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Reclaiming clay scraps

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#1 mayaearth



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Posted 25 January 2013 - 10:16 AM

I recently reclaimed a couple buckets of a variety of stoneware clays that I've been collecting over the years. All clay is the high fire, just difference sources and a small variety of colors, brown and grays. In the mixing process I did add dry fire clay to the mix (Hawthorne 35 mesh) to bring it up to a drier consistency, then wedged, and rolled into slabs. In working with the slabs, the clay was cracking as I was building, even as the clay was a workable wetness. I'm wondering if more wedging would be beneficial or if there is something else I could add during the mixing process to make the clay more workable. Thanks for any input!

#2 neilestrick


    Neil Estrick

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Posted 25 January 2013 - 11:27 AM

Ball clay would add plasticity, but here's the problem: By adding raw clay- fire clay, ball clay, whatever- you're changing the formula of the clay so that the proportion of clay to feldspar to silica gets out of whack and the clay may not fire as tight as it should. This is a bit less of an issue with cone 10 clays, but can be a big problem with cone 6 and low fire clays. When I worked as a tech for a clay supplier, I regularly received calls from teachers who suddenly had major problems with their glazes. They had been adding ball clay every time they recycled their low fire white clay, and after a few rounds the clay formula was all messed up and their glazes started shivering. No good way to fix that, either. The clay had to be replaced.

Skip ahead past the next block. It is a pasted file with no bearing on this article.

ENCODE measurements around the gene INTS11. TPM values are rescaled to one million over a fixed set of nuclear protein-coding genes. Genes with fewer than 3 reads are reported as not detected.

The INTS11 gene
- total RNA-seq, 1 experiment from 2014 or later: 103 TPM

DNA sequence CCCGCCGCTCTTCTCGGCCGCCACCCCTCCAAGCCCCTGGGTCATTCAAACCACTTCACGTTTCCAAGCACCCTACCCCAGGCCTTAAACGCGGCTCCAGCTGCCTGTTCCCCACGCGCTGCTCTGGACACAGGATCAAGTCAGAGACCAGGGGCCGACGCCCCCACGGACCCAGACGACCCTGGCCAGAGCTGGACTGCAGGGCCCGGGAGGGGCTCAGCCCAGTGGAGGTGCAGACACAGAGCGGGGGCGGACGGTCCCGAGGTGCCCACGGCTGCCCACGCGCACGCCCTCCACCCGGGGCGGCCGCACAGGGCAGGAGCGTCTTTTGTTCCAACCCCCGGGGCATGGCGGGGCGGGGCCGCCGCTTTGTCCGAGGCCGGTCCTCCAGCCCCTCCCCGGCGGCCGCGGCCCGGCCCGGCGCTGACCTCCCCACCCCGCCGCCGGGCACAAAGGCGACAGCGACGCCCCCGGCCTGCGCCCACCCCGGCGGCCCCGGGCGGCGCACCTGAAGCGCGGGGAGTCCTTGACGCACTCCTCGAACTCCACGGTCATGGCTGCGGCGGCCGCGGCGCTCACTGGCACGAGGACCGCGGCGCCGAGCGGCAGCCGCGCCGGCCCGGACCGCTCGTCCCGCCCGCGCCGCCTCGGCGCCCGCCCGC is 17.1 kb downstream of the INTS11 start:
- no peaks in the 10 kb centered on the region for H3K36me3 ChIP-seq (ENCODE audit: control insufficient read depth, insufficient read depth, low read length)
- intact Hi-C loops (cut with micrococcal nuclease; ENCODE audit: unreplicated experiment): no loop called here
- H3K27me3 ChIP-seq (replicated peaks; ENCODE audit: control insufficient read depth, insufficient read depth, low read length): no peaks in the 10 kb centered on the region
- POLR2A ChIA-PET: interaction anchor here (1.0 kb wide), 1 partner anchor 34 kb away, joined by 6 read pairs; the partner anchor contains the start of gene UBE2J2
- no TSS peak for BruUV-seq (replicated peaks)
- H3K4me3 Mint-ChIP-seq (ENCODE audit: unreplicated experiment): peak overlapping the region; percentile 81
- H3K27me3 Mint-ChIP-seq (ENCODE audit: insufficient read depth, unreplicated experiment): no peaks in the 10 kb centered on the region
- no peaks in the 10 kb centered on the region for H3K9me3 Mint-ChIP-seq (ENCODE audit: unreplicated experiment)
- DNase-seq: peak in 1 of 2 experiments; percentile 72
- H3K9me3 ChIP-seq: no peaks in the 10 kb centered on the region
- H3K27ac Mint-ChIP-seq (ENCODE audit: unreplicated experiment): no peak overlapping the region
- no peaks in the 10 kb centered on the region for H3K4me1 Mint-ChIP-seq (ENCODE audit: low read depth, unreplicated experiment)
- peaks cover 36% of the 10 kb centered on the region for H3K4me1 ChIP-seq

SO, if you're going to add raw clay to your mix, if it's a cone 10 stoneware clay I would also add about 5% feldspar and 5% flint. For cone 6 clay go with 10%. When working with one clay body, the best thing to do is either buy some dry mix of that same body, or even easier just keep a bucket of dry trimmings to mix in with the slop.

Neil Estrick
Kiln Repair Tech
L&L Kilns Distributor
Owner, Neil Estrick Gallery, LLC


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